Swedes bring international swing to LPGA tour

A gaggle of foreign players grace the greens of women's golf

Pro golfers grow up in Sweden, and then they get out.

It could be something about: a) Florida or Arizona weather, compared to living in northern Europe; b) not having to cross the Atlantic Ocean to play LPGA events; c) being undercard sports stars to hockey players (Peter Forsberg), skiers (Ingemar Stenmark), tennis players (Bjorn Borg) and assorted soccer figures; or d) a straight 57 percent tax bracket.

'All of the above' would be correct.

'You see any athlete in Sweden, and they're living in England, Monaco or the U.S.,' says Liselotte Neumann, the 37-year-old matriarch of Swedish women's golf. 'They don't stay there.'

The increasingly international LPGA Tour stops July 3-6 at Pumpkin Ridge Golf Club for the U.S. Women's Open. It won't be a long flight for the Swedes.

Eight of the 10 Swedish touring pros live year-round in the United States, seven in Florida or Arizona. The exceptions are Marlene Hedblom, a nonexempt player, and Catrin Nilsmark, who is moving back to Sweden to be Europe's Solheim Cup captain Ñ Sweden hosts the competition against the United States Ñ and to put her child in school.

Annika Sorenstam, the 45-time winner who has made $12 million on the LPGA Tour alone, owns homes in Orlando, Fla., and near Lake Tahoe on the Nevada side. She grew up just outside Stockholm. Charlotta Sorenstam, who has grown tired of questions about her famous sister, lives in Scottsdale, Ariz.

Six of the Swedes on the tour attended U.S. universities. Sophie Gustafson, the only one to stay home for college, attended Aranasskolan and Komvuv University, home of the Fightin' É what, Pancakemakers?

The Koreans have the LPGA's largest foreign contingent Ñ 18, an influx influenced by Se Ri Pak. But the Swedes have the world's best golfer in Annika Sorenstam, and the girlfriend of LPGA Commissioner Ty Votaw in Gustafson.

Eight of the 10 Swedes have won LPGA events. Only two Ñ Hedblom and Eva Dahllof Ñ do not have full-time tour cards.

The question is, did they drive Subarus through the snow to make their tee times growing up? Actually, only Maria Hjorth comes from the hinterlands near the Arctic Circle, a little town called Falun, a 2 1/2-hour drive northwest of Stockholm.

'Very similar to New York or Chicago, with four seasons,' Hjorth says. 'The course closes in October and opens in May.' Locals go to Spain and southern Europe to play.

Charlotta Sorenstam says golf 'used to be not a big sport. Now, there's almost 400 courses, where we used to have 300. And it's not a very big country, around 9 million people.'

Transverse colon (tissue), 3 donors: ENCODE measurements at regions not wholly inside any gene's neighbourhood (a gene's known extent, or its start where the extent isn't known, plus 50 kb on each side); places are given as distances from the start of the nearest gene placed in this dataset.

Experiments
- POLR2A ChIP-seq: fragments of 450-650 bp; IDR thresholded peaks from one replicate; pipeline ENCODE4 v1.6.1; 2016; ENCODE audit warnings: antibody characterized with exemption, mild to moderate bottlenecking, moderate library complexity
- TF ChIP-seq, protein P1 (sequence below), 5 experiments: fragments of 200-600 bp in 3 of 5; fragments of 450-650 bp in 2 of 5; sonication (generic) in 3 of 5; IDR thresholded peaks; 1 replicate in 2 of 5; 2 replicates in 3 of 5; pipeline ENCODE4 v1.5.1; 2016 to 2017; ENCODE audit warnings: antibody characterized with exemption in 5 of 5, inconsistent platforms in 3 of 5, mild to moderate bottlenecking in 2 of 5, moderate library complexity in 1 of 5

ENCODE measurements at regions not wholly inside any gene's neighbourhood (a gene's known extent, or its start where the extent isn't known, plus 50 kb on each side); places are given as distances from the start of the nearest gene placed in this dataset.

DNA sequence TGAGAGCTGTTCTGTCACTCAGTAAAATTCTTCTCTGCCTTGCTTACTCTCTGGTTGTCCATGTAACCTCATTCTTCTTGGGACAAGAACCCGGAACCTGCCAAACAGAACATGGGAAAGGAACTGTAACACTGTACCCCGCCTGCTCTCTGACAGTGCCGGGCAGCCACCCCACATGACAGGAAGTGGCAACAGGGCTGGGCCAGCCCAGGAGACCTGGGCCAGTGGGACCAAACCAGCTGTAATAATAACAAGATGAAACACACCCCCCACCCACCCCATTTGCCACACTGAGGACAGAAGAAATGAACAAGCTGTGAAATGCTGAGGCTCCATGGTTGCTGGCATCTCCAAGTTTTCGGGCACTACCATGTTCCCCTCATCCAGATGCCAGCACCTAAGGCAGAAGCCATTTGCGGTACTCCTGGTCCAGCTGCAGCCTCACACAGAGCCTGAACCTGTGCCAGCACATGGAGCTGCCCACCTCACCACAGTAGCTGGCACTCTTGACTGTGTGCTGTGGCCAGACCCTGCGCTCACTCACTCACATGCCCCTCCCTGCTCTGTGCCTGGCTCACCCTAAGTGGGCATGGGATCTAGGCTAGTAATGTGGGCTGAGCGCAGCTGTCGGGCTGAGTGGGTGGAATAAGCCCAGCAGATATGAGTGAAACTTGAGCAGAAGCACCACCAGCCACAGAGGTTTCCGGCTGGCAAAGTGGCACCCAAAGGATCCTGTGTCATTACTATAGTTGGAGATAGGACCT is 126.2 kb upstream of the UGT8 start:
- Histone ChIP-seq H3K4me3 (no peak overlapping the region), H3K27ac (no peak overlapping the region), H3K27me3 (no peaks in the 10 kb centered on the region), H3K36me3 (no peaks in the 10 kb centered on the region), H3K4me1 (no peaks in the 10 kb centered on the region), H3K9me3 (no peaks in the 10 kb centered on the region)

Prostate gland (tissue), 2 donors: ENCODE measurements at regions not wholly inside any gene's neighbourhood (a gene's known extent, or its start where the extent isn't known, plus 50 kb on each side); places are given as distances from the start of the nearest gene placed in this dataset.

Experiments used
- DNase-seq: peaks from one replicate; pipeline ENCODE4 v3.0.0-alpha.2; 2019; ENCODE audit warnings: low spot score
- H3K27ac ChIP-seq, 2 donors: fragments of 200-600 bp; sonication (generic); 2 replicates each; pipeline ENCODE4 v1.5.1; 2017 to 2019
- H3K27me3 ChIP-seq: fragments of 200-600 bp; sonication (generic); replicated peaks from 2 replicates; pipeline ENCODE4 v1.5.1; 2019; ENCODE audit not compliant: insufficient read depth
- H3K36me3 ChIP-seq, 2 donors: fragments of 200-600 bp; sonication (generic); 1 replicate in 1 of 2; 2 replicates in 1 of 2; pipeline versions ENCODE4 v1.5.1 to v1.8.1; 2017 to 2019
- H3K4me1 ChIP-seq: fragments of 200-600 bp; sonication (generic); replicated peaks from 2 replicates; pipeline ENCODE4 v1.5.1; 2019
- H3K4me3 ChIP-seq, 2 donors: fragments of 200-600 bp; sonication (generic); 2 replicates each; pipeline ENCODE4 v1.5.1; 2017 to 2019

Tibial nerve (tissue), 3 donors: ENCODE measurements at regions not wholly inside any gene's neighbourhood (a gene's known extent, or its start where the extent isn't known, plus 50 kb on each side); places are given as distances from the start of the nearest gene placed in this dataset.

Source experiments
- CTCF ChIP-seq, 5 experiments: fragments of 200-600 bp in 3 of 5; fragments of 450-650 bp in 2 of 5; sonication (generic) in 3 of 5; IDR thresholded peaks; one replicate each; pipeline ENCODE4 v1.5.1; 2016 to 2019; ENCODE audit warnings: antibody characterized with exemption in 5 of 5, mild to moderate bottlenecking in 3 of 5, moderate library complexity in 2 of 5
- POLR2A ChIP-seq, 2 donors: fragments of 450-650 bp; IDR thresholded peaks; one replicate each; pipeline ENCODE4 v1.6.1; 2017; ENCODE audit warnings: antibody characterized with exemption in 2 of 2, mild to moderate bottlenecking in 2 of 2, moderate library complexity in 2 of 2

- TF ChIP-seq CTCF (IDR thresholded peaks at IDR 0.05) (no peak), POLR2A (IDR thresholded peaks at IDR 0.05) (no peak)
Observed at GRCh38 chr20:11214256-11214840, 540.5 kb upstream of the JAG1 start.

Whereas the Brits, Scots and Irish have played golf for centuries, the sport only took hold in Sweden in the late 1980s with the emergence of Jesper Parnevik and Neumann, whose win in the 1988 U.S. Women's Open spawned the current generation of LPGA golfers.

Annika Sorenstam then emerged. Before leaving for the University of Arizona, she worked with Pia Nilsson, a former pro and Swedish national coach who espoused the 'Vision 54' concept first introduced by Kjell Enhager in his book, 'Quantam Golf.'

The concept: A golfer should visualize scoring a birdie on every hole and, thus, scoring a 54. Swedish pro Carin Koch, Sorenstam's good friend, also bought into the idea, and Sorenstam nearly accomplished the feat, shooting a 59.

Hjorth has carded birdies on every hole of her home course, although not in the same round: 'It's kind of a cult. It's not being scared of making birdies, basically.'

Even with Sorenstam's success, her greatest notoriety came when she teed up with the men at the PGA Tour's Colonial tournament last month. Just like in the states, Parnevik laments.

'Annika is beloved, but not to where she's extremely followed,' says Fredrik Virtanen, a reporter with the largest Swedish newspaper, Aftonbladet. 'They want male stars in Sweden. There's still some chauvinism.'

LPGA player Helen Alfredsson can be a clown sometimes, but the Swedes are mostly reserved and humble. Sorenstam has a reputation as robotic, shy and uncharismatic. 'I know I'm never going to be Nancy Lopez,' she said after a 2002 event. 'But believe it or not, I'm trying to be the best Annika I can be.'

But Sorenstam really typifies the personalities of most Swedes, writes Stina Sternberg in Golf for Women Magazine: 'By nature a reserved, humble bunch, we Swedes are taught early not to act like we're better than anybody else. É Swedish society is set up to level the social and economic playing field and make all its citizens feel like equals.'

Parnevik, he of the bicycle hat, skintight shirts and flashy pants, may be an exception.

'Somehow,' he says, 'all the personality ended up on the men's side.'